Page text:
Listed below last week's homily are copies of Father Alex Ekka's homily from past weekend masses. Click on the file to download and read his message.
The second Sunday after Easter is very special to some groups of Christians in India who call themselves St. Thomas Christians. Because main hero of today’s Gospel is St. Thomas. It is believed that after having the resurrection experience as described in today’s Gospel, this doubting Thomas became so strong in Faith that he travelled all the way to India and spread the message of Christ and eventually got martyred. Present Cathedral of Archdiocese of Madras-Mylapore is built over his tomb. I had the privilege of visiting his tomb.
There are many legends and stories connected with St. Thomas. One of them is very fitting for this divine Mercy Sunday. When Thomas arrived in India, he was introduced to one south Indian king as a builder, carpenter and a physician. So, the king gave him a large sum of money to build a palace for him. St. Thomas distributed the money among the poor. After due time when the king inquired about the Palace, then St. Thomas told him that the Palace is ready. King asked St. Thomas, where? St. Thomas said in heaven and is not visible. King got so furious that Thomas was thrown into boiling oil. During this time, the king's brother died. In heaven he saw various palaces but one of them was more magnificent than others. Due to a miracle worked by St. Thomas, the king's brother came to life and told his brother king that he saw a magnificent palace in heaven which is meant for the king. So, thorough the corporal acts of mercy, St. Thomas was able to build a palace in heaven.
But the Apostle Thomas was different before this historic and heroic trip to India and before he had the Resurrection experience. Thomas was a doubter. He was perhaps a loner too. When Jesus appeared on Easter Sunday, Thomas was absent. Perhaps he was out looking for a job or applying for unemployment or getting drunk. When his fellow apostles reported they had seen the risen Lord, he assumed they were drunk or gone out of their minds. This doubting Thomas He said, “Unless I see the mark of nails in his hands and put my finger into the nail marks and my hand into his side, I will not believe” (Jn.20: 25).
A week later Thomas was in the right place at the right time for Jesus’ return visit. The appearance of the risen Jesus dispelled Thomas’ doubt and enabled him to profess his Easter faith: “My Lord, and my God!” Thomas’ profession of faith is the strongest evidence we have of the Resurrection of Jesus. 2) Thomas’ faith culminated in his self-surrender to Jesus, his heroic missionary expedition to India in A.D. 52, his fearless preaching, and the powerful testimony given by his martyrdom in A.D. 72.
On this second Sunday of Easter, we also celebrate the ‘Divine Mercy Sunday.’ Remembering the incidents when Our Lord Jesus Christ appeared to Sr. Faustina in the 1930’s and promised that he would bestow his Divine Mercy to any sinner that totally repents his/her sins, no matter how grave and our Lord would not refuse any soul that seeks his mercy.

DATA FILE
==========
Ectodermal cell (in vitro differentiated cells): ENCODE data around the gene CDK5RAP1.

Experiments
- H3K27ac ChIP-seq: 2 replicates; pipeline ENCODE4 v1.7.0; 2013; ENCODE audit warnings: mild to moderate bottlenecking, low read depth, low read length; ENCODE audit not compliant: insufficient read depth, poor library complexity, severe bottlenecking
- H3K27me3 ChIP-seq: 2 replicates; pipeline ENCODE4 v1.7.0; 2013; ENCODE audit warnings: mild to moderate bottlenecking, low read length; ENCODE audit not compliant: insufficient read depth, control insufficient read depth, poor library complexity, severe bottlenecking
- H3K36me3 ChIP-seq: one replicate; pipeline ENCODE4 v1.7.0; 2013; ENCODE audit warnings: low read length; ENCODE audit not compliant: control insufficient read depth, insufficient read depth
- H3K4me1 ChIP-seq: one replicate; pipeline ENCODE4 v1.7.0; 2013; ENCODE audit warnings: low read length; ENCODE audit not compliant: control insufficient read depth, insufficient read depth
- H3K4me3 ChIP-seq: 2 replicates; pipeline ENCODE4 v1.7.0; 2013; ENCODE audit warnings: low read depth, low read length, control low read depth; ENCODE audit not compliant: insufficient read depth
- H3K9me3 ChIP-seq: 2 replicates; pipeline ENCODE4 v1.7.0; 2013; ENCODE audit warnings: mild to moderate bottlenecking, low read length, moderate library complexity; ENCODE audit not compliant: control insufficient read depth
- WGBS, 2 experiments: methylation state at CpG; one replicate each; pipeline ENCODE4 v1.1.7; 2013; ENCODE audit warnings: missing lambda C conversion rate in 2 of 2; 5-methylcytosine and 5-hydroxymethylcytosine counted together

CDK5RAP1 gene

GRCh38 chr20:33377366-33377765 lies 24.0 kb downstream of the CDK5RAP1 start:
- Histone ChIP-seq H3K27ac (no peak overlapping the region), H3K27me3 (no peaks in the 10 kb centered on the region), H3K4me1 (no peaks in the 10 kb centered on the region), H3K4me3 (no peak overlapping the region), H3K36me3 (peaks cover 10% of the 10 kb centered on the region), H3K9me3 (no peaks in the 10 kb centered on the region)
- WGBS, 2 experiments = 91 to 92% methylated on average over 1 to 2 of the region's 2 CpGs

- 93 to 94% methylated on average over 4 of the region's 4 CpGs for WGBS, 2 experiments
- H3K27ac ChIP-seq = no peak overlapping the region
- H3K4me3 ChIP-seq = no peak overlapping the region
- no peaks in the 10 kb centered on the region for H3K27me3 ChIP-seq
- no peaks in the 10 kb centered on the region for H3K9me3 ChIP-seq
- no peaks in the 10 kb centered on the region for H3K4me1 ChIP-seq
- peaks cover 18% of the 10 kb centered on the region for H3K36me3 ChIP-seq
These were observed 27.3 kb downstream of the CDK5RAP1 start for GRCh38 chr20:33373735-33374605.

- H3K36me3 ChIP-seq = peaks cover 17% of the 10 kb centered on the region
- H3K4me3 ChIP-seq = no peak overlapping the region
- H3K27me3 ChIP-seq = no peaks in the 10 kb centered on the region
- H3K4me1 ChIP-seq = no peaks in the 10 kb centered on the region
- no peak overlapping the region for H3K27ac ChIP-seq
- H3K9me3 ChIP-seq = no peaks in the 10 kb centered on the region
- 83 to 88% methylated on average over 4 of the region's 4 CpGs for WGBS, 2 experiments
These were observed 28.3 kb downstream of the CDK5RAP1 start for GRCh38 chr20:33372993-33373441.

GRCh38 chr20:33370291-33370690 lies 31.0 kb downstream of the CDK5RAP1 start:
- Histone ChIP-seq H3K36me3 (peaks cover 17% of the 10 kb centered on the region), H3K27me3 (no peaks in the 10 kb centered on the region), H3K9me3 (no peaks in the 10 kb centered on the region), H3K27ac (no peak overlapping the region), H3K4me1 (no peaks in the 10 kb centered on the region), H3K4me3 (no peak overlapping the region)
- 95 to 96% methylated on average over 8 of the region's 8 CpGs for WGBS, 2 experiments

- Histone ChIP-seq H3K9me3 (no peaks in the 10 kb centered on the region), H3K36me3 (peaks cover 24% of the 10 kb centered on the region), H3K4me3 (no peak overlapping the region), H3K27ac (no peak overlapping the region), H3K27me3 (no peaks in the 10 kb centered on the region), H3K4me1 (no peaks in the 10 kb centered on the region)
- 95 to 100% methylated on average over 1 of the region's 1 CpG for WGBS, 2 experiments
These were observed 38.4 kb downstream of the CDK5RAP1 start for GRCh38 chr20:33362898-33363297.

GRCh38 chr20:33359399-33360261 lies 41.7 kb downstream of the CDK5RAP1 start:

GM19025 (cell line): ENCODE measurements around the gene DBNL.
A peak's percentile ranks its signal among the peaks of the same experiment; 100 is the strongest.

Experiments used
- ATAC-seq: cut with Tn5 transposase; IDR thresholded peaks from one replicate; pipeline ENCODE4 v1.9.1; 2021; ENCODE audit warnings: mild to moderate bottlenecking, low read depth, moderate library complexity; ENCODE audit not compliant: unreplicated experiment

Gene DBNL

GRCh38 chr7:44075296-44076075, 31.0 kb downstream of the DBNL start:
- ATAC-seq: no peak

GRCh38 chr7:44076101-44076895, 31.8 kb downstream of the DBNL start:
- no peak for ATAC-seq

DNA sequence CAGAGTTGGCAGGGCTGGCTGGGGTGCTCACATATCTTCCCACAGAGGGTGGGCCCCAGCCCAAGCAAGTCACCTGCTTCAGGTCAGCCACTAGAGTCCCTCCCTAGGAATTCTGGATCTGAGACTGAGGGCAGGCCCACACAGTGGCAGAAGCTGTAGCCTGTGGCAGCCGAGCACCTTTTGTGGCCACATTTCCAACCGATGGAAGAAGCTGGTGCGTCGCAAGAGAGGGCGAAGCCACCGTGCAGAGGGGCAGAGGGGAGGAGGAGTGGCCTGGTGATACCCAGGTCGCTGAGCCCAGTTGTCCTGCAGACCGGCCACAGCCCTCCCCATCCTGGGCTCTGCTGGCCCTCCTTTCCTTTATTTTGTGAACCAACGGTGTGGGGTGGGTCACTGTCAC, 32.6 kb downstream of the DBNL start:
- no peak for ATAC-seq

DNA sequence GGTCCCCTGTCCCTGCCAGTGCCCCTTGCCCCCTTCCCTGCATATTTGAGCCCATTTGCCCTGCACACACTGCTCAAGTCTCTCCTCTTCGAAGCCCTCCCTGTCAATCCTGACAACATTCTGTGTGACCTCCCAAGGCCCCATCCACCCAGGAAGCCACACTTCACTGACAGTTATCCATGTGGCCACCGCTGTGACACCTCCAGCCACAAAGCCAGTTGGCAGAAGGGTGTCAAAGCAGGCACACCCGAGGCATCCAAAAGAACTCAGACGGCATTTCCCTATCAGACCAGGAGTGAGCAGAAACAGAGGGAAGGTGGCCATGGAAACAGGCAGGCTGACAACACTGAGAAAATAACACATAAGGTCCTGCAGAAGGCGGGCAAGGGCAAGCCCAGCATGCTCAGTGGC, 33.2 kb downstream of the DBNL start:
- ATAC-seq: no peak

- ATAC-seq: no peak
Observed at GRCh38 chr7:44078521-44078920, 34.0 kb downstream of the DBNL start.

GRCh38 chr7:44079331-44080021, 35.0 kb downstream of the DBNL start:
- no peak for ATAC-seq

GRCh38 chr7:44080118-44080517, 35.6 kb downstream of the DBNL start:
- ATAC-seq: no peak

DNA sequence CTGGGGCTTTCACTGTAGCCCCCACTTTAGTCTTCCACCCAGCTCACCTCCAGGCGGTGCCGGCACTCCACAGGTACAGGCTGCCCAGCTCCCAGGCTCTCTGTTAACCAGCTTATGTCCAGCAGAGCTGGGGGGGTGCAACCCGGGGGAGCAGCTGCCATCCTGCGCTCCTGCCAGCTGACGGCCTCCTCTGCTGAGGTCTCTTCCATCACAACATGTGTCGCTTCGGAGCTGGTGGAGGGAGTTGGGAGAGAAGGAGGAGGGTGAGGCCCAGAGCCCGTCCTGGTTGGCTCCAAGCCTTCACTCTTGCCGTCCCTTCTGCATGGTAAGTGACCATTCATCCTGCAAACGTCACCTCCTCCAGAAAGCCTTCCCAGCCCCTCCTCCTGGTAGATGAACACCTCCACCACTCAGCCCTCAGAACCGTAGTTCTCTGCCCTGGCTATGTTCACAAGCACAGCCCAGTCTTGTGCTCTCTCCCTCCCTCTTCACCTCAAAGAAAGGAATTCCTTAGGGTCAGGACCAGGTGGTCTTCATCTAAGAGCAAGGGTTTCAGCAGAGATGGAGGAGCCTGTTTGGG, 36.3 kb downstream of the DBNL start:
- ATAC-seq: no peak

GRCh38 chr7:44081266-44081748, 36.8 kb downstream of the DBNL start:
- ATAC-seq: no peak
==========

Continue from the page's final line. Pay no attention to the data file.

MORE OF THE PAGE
The readings for this Sunday are about God’s mercy, and forgiveness. The first reading explains how the early church continued to show his Divine Mercy to the sick through the healing and preaching ministry of his apostles. The first reading, taken from Acts, stresses the corporal acts of mercy practiced by the early Christian community before the Jews and the Romans started persecuting them. The early Christians were so filled with the Holy Spirit that, “no one claimed any of his possessions as his own.” Rather, they “distributed to each according to his need.” This was a community which practiced the sharing love, compassion, and mercy taught by Jesus. It was a witnessing community of “one heart and one mind,” bearing witness to the continued presence of the Risen Lord in their hearts and lives by holding everything in common and distributing to each one according to his or her needs.
In today’s Gospel we see a clear example of Divine mercy when the Lord instituted the Sacrament of Reconciliation, a Sacrament of Divine Mercy. We heard, he breathed on them and said to them,
“Receive the Holy Spirit. Whose sins you forgive are forgiven them, and whose sins you retain are retained.”
With these words Jesus gives authority to his disciples to forgive sins saying, this is a Divine power given to his disciples and handed down to his Church and to popes, bishops and priests. But it is God who really gives forgiveness. The priest - who takes the place of the ‘disciples ’ of Jesus today - absolves in the name of the Father, and the Son and the Holy Spirit. This passage is very clear proof why Catholic church asks to go to a priest for reconciliation or confession because the priests have the same power which was given to the Apostles.
Just like St. Thomas we all are messengers of the Divine Mercy of the Risen Christ. We may not have to go to India like St. Thomas. Most of us can be messengers of Divine Mercy around us, in our families, neighborhoods and communities. If anyone still wants to show God’s mercy in a faraway country like, India you can do so though me when I go home by the end of this month.
Maybe through your corporal acts of mercy you may be able to get, if not a magnificent palace but at least a place in heaven.